Meat-Tech, a publicly traded (TASE: MEAT) Israel-based cultured meat company, announced today that for the first time it successfully 3D-printed a cultured beef fat structure composed of bovine fat cells and bio ink.
The bovine fat cells and bio ink were created from stem cells in Meat-Tech’s labs. Meat-Tech says its edible bio ink helps “create an accurate, digitally-printed structure by supporting 3D printed cells.” The edible structure Meat-Tech announced today reached a height of 10 mm, which is larger than previous versions of 3D-printed meat the company has produced.
Meat-Tech’s milestone comes on the heels of news earlier this month that the company had closed a $7 million round of funding and had started the process of filing for an IPO in the U.S.
The 3D-printed cultured meat space has certainly heated up in the past few months. Fellow Israeli company SavorEats announced just today that it had raised $13 million by going public on Israel’s stock exchange (where Meat-Tech is also traded). And at our Smart Kitchen Summit in October, Spanish startup NovaMeat revealed that it has been 3D-printing hybrid cell-and plant-based meats.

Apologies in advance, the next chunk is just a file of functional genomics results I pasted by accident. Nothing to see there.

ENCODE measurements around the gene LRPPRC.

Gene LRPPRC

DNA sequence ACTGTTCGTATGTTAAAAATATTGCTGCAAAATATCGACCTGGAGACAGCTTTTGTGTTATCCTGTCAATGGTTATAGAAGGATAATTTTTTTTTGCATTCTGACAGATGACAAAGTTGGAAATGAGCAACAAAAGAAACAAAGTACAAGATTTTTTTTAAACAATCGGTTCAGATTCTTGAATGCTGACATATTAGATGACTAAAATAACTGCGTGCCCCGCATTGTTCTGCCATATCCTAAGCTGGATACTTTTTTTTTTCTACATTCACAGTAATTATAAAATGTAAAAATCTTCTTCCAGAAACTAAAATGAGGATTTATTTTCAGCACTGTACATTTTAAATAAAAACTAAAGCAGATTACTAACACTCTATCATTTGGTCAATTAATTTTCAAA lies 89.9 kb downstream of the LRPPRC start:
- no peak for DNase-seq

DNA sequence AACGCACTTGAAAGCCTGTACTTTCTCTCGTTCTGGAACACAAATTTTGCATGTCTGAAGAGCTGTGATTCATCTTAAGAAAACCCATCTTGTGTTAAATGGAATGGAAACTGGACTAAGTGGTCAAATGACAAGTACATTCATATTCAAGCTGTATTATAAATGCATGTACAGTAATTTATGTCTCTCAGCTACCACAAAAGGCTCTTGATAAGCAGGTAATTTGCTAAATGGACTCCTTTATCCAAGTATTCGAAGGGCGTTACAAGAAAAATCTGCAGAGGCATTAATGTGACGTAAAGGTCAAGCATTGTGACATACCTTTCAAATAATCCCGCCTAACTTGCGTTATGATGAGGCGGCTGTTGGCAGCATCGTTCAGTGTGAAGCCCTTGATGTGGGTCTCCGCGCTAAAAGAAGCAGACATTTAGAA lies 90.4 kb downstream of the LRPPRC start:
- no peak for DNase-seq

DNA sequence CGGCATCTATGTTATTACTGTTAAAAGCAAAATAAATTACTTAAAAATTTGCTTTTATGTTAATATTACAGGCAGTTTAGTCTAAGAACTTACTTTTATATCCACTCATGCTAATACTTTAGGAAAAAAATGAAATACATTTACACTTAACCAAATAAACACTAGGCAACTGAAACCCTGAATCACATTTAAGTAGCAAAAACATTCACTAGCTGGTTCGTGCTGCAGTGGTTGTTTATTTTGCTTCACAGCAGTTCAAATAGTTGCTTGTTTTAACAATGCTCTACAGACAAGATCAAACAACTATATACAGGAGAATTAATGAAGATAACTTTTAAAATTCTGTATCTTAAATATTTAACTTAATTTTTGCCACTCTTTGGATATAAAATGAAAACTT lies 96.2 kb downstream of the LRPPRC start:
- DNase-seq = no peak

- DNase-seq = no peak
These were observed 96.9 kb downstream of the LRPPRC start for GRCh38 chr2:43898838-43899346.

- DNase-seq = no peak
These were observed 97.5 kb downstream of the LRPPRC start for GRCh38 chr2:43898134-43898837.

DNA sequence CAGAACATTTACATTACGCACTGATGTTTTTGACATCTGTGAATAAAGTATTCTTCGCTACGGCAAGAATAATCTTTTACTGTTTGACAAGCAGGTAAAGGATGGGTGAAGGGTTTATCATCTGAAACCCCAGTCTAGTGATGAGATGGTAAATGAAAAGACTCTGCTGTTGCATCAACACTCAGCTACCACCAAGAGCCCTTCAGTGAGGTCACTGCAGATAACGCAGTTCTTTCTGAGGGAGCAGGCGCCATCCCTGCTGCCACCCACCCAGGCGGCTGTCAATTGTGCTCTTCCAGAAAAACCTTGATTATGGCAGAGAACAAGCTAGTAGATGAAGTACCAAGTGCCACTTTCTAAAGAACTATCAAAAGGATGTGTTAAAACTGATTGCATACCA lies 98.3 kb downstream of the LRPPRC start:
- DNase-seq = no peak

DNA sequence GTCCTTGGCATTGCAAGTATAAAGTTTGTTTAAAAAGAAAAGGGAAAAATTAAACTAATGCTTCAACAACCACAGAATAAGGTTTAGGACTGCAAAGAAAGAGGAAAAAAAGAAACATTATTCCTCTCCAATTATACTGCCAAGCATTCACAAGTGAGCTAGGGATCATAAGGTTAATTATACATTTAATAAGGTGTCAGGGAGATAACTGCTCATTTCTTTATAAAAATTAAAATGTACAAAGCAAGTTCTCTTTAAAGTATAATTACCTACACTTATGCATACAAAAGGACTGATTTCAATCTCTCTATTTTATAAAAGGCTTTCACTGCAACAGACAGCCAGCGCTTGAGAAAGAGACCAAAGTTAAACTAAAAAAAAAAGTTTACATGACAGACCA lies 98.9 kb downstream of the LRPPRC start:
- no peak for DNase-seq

There is still some debate around the efficacy of cultured meat as a whole. Pat Brown, CEO of Impossible Foods thinks that mass market cultured meat never going to happen. But that is not stopping the startups looking to prove the un-cultured wrong. Future Meat is looking to bring costs down by using fibroblast cells as its starter cells. Super Meat launched a restaurant that serves its cell-based chicken meat. And Eat Just, which is also developing cell-based meats, expects it will take 15 years before cultured meat to reach the “Coca-Cola phase” of ubiquity.
There is still a lot to happen for cultured meat to move from the lab to our dining tables including technology, scaling and even governmental regulation. But announcements like the one from Meat-Tech today show that slaughter-free meat is getting closer to reality.